We are constantly told that we should be striving for a society where men and women are treated equally.
We have lots of people who study courses in equality, get grants to do research as well as some who are involved in "guarding over society" to prevent equalities as part of their job.
So why is it never (?) mentioned that if two people go to jail for the same crime, you are much more likely to face inhumane conditions if you are male?
Overcrowding at Mountjoy requires 'urgent action' - The Irish Times - Fri, Sep 25, 2009
URGENT ACTION is needed in Dublin’s Mountjoy Prison to alleviate the chronic overcrowding that has led to “unsafe, inhumane and degrading” conditions, the Inspector of Prisons Judge Michael Reilly has said.The conditions in Mountjoy really stick out for me, not just because of how bad they are for men and how big the gender gap is, but because of what happened in the 90s: the Minister for Justice (it was Nora Owen, but the party is irrelevant) felt sorry for the women in Mountjoy and so the Dochas Centre was built at a cost of £18m (?). The conditions for men were much worse. I wonder is this covered in gender studies/equality courses or is what happened going to be forgotten by those who analyse society on gender lines?He described Mountjoy’s slopping out system as “inhuman and degrading”. He had seen seven inmates sharing a four-man cell in which all urinated and defecated during the night into three buckets. The prisoners ate and drank in the same cells.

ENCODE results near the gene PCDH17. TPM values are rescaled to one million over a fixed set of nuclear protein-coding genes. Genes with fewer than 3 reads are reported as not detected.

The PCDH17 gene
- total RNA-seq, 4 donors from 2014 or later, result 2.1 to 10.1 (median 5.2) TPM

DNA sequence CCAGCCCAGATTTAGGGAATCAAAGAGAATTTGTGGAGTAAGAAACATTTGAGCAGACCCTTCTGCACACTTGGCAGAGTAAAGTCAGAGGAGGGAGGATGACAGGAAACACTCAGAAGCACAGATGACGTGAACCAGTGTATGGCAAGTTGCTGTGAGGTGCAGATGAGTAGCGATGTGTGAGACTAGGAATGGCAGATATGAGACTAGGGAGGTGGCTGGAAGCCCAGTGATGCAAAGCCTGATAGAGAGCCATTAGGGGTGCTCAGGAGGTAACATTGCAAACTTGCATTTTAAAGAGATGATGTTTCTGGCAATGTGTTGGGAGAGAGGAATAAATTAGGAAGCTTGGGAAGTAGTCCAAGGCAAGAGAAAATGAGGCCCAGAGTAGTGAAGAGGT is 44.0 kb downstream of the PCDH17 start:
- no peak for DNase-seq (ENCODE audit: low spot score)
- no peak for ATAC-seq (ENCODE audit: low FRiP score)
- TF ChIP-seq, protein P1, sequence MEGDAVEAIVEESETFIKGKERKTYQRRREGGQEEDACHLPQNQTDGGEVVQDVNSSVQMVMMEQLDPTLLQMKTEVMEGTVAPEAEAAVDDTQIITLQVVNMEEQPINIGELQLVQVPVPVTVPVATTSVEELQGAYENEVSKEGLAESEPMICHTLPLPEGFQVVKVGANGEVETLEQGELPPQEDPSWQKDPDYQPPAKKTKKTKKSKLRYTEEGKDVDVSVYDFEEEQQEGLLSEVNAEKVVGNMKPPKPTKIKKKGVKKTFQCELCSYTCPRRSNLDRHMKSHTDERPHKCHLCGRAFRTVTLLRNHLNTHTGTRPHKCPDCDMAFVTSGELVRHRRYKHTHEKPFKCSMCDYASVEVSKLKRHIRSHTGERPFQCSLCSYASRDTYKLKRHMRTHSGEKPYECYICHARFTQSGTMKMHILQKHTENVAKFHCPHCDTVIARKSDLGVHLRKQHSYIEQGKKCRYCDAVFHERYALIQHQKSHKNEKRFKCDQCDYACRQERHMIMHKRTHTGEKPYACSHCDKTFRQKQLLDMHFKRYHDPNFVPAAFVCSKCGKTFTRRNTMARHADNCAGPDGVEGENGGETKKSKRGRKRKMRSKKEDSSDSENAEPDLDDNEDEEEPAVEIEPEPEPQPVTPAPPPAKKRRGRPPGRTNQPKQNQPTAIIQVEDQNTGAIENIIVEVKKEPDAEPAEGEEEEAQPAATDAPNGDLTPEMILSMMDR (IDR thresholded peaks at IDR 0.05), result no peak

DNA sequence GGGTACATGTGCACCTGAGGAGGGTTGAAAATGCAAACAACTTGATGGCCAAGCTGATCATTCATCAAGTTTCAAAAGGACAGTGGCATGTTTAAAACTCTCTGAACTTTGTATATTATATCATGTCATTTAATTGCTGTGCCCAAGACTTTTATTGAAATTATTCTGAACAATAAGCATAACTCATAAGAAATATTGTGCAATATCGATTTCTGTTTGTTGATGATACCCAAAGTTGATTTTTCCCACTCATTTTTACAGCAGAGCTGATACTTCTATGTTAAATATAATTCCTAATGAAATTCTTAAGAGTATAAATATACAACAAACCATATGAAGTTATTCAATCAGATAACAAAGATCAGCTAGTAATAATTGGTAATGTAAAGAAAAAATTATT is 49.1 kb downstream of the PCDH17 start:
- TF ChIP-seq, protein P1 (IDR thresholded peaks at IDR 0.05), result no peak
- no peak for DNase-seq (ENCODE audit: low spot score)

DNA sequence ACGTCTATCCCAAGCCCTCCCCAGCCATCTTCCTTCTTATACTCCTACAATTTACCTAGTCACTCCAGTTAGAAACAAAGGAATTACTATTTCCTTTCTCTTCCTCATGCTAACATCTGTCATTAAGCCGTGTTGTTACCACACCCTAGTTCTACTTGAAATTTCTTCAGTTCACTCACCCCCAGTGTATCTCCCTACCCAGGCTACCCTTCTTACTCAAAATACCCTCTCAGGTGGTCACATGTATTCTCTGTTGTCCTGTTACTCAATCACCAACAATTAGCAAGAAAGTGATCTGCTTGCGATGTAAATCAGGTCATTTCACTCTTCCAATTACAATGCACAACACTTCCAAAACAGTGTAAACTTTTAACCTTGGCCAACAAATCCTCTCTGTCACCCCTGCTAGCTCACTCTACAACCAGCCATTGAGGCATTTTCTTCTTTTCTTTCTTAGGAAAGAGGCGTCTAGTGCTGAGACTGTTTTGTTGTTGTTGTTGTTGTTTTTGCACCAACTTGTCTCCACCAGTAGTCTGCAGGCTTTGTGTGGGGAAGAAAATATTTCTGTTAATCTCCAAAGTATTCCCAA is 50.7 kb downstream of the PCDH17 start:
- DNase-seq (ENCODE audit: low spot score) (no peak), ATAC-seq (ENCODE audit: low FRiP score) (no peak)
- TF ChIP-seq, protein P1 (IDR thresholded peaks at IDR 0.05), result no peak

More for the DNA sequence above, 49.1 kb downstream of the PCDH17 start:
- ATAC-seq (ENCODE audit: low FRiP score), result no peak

In some cells the slop buckets were also used for rubbish. In the mornings the contents were often simply tipped into plastic rubbish bags which leaked in corridors – “that smell of sewage” – or on to inmates moving the bags.
Could it be that be that there is a bias in what is highlighted on gender equality grounds?
Or if it's acceptable for the State to give women preferential treatment in some situations, is it also acceptable for the State to give men preferential treatment in other situations?